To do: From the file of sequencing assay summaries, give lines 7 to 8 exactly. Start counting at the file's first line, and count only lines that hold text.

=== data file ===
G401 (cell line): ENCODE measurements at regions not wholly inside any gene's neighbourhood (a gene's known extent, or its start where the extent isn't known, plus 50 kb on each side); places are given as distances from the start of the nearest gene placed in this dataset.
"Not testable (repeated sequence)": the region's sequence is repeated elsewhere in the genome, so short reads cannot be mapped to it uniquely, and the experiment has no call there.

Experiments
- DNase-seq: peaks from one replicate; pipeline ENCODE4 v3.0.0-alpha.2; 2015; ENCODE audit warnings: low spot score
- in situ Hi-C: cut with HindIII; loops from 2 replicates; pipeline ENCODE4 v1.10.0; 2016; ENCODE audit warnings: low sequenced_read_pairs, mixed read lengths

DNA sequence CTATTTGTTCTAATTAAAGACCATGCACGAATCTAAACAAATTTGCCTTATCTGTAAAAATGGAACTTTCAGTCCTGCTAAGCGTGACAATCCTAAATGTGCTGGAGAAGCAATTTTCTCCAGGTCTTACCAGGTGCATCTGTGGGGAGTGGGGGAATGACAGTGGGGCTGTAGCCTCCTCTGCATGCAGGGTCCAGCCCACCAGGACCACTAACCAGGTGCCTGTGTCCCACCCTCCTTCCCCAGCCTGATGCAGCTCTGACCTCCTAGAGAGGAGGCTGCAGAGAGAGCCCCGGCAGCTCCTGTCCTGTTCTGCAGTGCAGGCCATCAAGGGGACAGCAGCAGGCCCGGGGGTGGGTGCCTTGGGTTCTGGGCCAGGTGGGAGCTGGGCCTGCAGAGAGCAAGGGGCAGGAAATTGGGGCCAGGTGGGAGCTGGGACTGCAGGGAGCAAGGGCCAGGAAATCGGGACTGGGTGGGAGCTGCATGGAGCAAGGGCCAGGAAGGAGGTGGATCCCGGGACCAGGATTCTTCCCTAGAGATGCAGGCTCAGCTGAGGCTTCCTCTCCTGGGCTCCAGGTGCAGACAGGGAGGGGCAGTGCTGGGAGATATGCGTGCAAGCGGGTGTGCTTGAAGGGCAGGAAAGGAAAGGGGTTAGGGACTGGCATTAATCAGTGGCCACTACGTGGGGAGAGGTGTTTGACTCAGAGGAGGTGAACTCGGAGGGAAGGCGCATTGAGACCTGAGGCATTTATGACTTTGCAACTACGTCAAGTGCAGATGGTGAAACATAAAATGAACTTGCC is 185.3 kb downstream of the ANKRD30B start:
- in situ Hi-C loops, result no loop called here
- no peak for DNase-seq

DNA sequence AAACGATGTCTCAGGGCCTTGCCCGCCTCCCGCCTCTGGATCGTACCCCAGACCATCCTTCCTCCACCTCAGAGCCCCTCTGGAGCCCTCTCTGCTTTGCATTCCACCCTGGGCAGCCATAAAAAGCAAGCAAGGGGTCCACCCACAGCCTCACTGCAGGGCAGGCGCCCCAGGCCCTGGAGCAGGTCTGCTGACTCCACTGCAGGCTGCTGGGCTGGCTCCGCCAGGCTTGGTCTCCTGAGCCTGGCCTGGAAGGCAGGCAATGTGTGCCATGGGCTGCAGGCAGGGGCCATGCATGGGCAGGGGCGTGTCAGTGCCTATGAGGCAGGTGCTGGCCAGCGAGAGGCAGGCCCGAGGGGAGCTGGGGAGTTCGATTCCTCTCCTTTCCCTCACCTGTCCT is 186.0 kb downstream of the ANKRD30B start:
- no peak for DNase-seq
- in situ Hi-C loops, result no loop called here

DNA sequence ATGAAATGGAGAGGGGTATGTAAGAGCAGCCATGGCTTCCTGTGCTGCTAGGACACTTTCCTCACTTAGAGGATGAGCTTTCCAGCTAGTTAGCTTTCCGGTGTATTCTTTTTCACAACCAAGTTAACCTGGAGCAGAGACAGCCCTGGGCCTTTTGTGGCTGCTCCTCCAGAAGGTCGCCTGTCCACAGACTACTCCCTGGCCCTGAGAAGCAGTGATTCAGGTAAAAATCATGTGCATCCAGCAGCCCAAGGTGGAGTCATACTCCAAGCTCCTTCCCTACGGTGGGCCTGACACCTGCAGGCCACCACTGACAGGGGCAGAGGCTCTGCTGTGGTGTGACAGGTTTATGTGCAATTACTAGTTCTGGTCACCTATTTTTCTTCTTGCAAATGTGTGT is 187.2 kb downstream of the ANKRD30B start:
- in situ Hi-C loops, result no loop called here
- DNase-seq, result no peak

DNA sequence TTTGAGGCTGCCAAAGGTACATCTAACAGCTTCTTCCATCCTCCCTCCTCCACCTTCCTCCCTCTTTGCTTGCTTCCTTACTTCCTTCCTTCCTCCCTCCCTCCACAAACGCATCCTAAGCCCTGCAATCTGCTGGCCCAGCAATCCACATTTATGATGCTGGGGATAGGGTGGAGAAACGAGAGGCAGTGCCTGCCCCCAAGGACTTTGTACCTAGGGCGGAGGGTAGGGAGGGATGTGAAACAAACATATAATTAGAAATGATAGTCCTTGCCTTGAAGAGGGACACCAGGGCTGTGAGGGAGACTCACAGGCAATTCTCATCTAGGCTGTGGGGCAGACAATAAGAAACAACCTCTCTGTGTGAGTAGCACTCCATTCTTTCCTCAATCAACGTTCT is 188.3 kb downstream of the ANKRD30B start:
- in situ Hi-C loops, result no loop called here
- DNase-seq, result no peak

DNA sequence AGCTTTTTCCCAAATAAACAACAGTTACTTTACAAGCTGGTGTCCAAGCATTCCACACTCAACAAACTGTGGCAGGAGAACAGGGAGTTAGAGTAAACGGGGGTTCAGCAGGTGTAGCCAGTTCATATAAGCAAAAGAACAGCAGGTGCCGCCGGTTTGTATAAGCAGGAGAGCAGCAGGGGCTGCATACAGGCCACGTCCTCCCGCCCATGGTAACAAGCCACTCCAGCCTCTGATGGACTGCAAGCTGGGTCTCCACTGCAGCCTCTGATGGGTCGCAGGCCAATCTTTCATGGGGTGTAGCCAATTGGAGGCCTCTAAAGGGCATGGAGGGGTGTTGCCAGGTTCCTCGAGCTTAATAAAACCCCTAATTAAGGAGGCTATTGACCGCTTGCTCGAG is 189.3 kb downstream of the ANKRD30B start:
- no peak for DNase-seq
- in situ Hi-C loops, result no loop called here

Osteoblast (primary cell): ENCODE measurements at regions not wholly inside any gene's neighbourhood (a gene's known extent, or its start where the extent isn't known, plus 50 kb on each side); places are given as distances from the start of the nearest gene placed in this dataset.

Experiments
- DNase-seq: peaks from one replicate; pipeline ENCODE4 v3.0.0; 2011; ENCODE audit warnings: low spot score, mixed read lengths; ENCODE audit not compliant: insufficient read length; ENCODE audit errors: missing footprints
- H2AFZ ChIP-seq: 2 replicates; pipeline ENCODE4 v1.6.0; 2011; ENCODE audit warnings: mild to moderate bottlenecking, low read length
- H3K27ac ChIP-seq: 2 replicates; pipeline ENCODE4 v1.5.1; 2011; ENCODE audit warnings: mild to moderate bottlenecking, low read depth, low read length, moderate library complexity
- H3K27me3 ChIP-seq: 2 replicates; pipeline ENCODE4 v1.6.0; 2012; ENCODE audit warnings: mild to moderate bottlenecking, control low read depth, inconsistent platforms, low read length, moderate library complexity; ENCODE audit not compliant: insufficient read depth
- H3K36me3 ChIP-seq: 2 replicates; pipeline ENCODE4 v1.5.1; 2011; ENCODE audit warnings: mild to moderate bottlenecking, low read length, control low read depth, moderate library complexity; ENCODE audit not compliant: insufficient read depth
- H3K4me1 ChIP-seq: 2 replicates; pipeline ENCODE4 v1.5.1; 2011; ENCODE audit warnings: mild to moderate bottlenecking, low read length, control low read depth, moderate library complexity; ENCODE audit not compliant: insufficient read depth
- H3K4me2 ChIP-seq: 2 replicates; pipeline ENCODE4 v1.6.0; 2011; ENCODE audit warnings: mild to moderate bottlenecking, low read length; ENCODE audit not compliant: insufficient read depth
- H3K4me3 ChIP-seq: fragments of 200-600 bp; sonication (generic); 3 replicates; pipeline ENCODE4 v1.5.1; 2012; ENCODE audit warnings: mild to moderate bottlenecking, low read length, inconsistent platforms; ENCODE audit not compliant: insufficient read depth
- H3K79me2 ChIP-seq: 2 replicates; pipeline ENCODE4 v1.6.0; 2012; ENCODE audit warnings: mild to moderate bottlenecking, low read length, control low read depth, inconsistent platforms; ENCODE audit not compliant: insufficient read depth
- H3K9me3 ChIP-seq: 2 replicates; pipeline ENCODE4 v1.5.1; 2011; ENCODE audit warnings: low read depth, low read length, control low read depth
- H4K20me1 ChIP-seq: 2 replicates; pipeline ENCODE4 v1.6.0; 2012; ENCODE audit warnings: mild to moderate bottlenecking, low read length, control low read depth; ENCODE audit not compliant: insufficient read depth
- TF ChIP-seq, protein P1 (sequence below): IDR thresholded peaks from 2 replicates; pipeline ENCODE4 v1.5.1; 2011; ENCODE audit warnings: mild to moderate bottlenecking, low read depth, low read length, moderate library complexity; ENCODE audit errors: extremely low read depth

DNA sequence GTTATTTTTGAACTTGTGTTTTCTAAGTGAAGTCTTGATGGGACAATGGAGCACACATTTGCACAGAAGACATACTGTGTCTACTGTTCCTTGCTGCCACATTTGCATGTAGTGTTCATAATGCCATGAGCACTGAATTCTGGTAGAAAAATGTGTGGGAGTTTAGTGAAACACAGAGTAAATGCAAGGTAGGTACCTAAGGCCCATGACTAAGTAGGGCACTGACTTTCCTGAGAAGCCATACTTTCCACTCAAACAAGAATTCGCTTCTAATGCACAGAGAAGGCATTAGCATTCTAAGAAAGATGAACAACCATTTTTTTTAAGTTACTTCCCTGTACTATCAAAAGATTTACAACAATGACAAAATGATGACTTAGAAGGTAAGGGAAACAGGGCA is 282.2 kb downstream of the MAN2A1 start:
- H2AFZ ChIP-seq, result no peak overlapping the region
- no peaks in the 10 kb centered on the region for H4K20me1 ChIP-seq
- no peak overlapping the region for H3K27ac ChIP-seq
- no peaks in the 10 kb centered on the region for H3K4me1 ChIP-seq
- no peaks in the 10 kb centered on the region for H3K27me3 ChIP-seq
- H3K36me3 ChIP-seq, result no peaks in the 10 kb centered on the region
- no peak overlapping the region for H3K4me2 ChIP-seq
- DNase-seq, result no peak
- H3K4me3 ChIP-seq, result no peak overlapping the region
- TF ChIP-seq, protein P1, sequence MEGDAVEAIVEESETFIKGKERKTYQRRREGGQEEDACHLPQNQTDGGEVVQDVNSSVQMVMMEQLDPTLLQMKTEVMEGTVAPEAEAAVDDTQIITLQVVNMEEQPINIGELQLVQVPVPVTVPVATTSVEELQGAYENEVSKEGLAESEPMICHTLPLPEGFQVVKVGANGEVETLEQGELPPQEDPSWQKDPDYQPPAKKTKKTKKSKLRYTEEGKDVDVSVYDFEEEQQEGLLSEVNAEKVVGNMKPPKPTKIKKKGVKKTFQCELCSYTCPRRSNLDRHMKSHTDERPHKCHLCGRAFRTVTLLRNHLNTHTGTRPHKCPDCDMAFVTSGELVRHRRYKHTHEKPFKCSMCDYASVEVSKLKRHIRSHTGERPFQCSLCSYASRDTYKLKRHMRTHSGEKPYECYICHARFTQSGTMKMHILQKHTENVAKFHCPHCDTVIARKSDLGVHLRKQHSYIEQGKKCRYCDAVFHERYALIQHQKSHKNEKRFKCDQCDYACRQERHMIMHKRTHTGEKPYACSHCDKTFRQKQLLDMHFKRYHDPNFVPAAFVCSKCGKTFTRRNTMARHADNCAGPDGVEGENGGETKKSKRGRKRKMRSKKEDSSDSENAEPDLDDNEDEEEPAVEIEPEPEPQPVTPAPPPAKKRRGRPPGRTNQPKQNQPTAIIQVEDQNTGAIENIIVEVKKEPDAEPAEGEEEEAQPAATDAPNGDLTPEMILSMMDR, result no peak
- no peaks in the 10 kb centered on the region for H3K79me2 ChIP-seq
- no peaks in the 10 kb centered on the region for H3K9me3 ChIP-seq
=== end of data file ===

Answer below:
- in situ Hi-C loops, result no loop called here
- no peak for DNase-seq